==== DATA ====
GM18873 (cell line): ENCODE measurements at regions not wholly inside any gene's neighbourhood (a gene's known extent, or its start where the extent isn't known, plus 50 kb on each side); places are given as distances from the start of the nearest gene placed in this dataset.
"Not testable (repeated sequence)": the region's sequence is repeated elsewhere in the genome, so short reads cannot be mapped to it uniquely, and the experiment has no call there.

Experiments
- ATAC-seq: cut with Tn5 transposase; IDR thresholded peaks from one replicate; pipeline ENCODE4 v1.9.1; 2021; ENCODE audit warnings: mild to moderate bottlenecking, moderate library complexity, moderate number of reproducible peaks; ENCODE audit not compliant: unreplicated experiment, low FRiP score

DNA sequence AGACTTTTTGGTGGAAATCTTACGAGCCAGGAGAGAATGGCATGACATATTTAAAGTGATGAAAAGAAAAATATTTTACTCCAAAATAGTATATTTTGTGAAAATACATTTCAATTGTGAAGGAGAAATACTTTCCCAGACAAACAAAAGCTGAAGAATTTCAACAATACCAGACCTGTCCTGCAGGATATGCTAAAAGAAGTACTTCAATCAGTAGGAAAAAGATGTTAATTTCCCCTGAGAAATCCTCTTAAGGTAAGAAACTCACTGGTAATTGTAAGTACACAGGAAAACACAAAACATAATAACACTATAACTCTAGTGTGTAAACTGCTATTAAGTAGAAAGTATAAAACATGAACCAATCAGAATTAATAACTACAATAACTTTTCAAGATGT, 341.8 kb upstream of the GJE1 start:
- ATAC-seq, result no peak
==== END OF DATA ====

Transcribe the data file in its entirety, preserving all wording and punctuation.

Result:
GM18873 (cell line): ENCODE measurements at regions not wholly inside any gene's neighbourhood (a gene's known extent, or its start where the extent isn't known, plus 50 kb on each side); places are given as distances from the start of the nearest gene placed in this dataset.
"Not testable (repeated sequence)": the region's sequence is repeated elsewhere in the genome, so short reads cannot be mapped to it uniquely, and the experiment has no call there.

Experiments
- ATAC-seq: cut with Tn5 transposase; IDR thresholded peaks from one replicate; pipeline ENCODE4 v1.9.1; 2021; ENCODE audit warnings: mild to moderate bottlenecking, moderate library complexity, moderate number of reproducible peaks; ENCODE audit not compliant: unreplicated experiment, low FRiP score

DNA sequence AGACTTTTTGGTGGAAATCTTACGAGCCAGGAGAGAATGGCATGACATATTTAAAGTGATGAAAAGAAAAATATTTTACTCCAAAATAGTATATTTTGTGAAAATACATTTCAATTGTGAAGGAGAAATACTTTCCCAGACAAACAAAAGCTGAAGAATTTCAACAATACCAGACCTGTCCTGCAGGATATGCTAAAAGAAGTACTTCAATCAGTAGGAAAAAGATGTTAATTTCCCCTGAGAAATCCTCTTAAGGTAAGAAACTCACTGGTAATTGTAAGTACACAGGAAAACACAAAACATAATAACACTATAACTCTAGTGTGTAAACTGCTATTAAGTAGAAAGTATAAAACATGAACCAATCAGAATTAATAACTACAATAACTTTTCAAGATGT, 341.8 kb upstream of the GJE1 start:
- ATAC-seq, result no peak